Surge in Used Car Prices Keeps the CPI Positive

CPI Month-Over-Month Key Points

  • The Consumer Price Index for All Urban Consumers (CPI-U) increased 0.2 percent in September on a
     seasonally adjusted basis after rising 0.4 percent in August, according to the U.S. Bureau of Labor Statistics.
  • The index for used cars and trucks continued to rise sharply and accounted for most of the monthly increase in the seasonally adjusted all items index. The index for used cars and trucks rose 6.7 percent in September, its largest monthly increase since February 1969. 
  • The food index was unchanged, with an increase in 0.8 percent in September.

  • The energy index rose 0.8 percent in September as the index for natural gas increased 4.2 percent.

  • The index for all items less food and energy rose 0.2 percent in September after larger increases in July 


CPI and Core CPI Year-Over-Year 

CPI and Core CPI Year-Over-Year 2020-09

Year-Over-Year Key Details

  • Over the last 12 months, the all items index rose 1.4
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September surge in North Texas home sales sets records

North Texas home sales surged in September – up 27% from a year ago.

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It was the largest such annual price gain in more than a decade.

Real estate agents sold 11,408 single-family homes, a record number of purchases for the month of September, when sales typically slow.

But not this year.

Record low mortgage rates have caused a run on home buying even in the face of the COVID-19 pandemic.

Last month’s huge home sales increase is the fourth month in a row of double-digit percentage sales gains from 2019 levels, according to data from the Real Estate Center at Texas A&M University and the North Texas Real Estate Information Systems.

September’s year-over-year gain was the largest yet.

“It’s amazing that sales are up 27% over last years, but not surprising based on what I have been hearing,” said Paige Shipp, a housing analyst with CDCG Asset

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CoreLogic Risk Analysis Shows Hurricane Delta Threatens 293,685 Homes with Storm Surge Damage

—With striking similarities to Hurricane Laura, Hurricane Delta threatens the same coastal towns already struggling to recover—

CoreLogic® (NYSE: CLGX), a leading global property information, analytics and data-enabled solutions provider, today released data analysis showing 293,685 single-family and multifamily homes across Louisiana and the U.S. Gulf Coast with a reconstruction cost value (RCV) of approximately $62.85 billion are at potential risk of storm surge damage from Hurricane Delta based on its projected Category 2 status at landfall. These estimates are based on the October 7, 5 p.m. Eastern Daylight Time (EDT) National Hurricane Center forecast.

This press release features multimedia. View the full release here: https://www.businesswire.com/news/home/20201008005338/en/

Hurricane Delta: Number of Homes at Storm Surge Risk and Associated Reconstruction Cost Value (Graphic: Business Wire)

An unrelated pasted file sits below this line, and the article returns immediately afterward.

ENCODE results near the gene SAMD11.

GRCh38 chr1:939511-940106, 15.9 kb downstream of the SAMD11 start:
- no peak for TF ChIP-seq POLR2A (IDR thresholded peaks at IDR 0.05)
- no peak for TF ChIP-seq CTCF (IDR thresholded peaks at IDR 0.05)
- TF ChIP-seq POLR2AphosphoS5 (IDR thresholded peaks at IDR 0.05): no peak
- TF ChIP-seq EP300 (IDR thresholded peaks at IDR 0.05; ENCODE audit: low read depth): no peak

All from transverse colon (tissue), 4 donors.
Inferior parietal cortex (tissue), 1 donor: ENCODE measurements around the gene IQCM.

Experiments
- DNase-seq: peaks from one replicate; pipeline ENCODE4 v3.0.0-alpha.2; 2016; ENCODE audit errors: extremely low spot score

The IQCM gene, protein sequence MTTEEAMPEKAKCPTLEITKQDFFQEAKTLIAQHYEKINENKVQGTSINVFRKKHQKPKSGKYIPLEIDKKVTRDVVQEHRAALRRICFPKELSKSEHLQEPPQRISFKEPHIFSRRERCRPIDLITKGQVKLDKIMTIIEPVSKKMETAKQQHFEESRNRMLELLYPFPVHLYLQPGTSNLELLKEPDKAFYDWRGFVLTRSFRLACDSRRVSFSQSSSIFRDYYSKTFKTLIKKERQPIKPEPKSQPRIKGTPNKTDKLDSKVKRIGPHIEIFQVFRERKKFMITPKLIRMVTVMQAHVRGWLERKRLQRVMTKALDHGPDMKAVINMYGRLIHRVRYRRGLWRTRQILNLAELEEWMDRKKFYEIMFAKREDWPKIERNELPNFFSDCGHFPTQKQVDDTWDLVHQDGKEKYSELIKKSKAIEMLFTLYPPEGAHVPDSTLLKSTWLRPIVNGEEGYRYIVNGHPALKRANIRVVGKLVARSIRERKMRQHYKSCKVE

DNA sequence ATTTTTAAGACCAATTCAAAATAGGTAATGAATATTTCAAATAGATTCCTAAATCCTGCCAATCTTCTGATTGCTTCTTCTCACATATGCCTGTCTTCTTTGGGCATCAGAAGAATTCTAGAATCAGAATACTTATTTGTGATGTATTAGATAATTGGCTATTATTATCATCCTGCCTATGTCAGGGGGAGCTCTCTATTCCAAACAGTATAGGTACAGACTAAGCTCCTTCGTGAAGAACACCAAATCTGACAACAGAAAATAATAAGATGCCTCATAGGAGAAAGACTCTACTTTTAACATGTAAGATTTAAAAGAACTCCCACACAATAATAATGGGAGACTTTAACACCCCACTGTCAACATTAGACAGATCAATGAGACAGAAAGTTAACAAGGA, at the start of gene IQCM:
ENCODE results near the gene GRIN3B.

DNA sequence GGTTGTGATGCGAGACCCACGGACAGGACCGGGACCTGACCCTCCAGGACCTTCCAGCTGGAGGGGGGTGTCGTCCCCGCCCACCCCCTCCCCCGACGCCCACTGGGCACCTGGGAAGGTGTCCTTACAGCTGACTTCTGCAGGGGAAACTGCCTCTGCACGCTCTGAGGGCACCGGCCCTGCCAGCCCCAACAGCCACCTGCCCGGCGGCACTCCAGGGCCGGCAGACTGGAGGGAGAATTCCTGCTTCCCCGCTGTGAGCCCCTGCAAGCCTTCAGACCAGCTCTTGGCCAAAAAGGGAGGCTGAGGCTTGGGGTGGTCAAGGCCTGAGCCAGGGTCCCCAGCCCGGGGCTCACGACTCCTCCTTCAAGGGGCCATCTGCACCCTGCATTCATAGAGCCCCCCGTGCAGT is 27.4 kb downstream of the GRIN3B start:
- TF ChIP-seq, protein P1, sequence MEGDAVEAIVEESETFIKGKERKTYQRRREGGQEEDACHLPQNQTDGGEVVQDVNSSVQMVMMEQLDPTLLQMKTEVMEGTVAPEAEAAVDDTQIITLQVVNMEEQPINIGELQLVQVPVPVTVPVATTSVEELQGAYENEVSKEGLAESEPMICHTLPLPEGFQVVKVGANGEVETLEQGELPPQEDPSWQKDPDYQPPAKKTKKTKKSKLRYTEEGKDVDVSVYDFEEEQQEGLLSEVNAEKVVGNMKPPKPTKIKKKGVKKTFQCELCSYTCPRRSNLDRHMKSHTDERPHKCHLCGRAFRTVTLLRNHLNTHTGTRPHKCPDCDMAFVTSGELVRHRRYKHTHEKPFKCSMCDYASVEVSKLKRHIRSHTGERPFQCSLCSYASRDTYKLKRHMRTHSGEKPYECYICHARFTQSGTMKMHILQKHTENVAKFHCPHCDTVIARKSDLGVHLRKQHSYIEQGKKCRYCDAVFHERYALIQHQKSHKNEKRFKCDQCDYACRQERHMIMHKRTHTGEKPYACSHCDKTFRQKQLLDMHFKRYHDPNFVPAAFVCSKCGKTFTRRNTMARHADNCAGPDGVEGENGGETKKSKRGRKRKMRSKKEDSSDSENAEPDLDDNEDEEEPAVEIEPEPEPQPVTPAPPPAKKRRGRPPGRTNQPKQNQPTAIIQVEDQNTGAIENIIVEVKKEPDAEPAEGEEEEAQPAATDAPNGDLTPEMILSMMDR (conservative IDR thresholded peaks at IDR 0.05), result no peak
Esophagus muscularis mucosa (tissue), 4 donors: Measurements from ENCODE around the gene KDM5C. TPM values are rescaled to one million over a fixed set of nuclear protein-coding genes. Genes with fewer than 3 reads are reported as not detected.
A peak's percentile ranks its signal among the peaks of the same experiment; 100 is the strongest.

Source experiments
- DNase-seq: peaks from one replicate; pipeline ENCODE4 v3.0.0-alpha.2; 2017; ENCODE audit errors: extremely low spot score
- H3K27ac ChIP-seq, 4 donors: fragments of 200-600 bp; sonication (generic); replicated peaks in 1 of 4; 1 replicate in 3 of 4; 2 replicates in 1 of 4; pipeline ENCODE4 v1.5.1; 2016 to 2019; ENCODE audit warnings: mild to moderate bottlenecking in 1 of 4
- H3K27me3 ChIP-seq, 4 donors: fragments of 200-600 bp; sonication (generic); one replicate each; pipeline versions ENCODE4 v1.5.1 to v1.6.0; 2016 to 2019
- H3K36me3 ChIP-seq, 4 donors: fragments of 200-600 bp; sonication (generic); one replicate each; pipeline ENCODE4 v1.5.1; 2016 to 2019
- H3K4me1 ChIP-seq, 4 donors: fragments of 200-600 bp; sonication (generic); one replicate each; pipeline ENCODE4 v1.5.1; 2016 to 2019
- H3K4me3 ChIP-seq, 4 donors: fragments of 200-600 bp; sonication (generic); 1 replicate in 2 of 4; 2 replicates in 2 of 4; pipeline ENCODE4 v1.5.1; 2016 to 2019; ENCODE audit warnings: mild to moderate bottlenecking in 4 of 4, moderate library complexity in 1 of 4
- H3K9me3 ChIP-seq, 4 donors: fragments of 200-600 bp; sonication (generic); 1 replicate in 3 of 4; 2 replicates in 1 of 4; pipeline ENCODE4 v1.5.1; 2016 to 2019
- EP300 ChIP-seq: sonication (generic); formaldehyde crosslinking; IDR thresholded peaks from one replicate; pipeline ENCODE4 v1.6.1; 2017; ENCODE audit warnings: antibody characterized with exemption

“After battering the Yucatán Peninsula near Cancún, Mexico, Hurricane Delta is headed for the Gulf Coast just weeks after Hurricane Laura brought significant wind and storm

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Oahu home prices surge to second consecutive monthly record

Reduced inventory and exceptional demand for bigger homes in September helped set a new price record in Oahu’s housing market that shattered a prior record from a month earlier.

The Honolulu Board of Realtors reported today that previously owned single-family homes on Oahu sold for a median $880,000.

September’s median sale price was 13% above the year-earlier figure of $770,000 and doused the prior record of $839,000 from August.

Some local real estate agents have said in recent weeks that extended government emergency orders aimed at containing the spread of COVID-19 are causing many people to spend more time living and working at home, prompting a significant number to seek bigger accommodations.

“Ultimately, the COVID-19 pandemic has changed how buyers think about purchasing a home, causing them to reevaluate their housing goals and priorities,” Tricia Nekota, president of the trade association representing real estate agents, said in a report released

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Homes sold two weeks faster in September due to unusual surge in demand

  • It took just 54 days to sell a home in September. That is the shortest time since realtor.com began tracking this metric in 2016. Back then it took 78 days.
  • The median price of a home sold in September was $350,000, up just over 11% annually.



a person standing in front of a building: People walk into a house for sale in Floral Park, Nassau County, New York, the United States, on Sept. 6, 2020. Home buyers eying for cozy backyards and more office space are staging bidding wars in the suburbs surrounding New York City amid the spread of the COVID-19 pandemic.


© Provided by CNBC
People walk into a house for sale in Floral Park, Nassau County, New York, the United States, on Sept. 6, 2020. Home buyers eying for cozy backyards and more office space are staging bidding wars in the suburbs surrounding New York City amid the spread of the COVID-19 pandemic.

Homebuyers hoping that a seasonal slowdown in the housing market would dampen rising prices can forget about it.

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More buyers piled into the fray in September, spurred by record-low mortgage rates and a pandemic-induced stay-at-home culture, pushing sales to an even faster pace.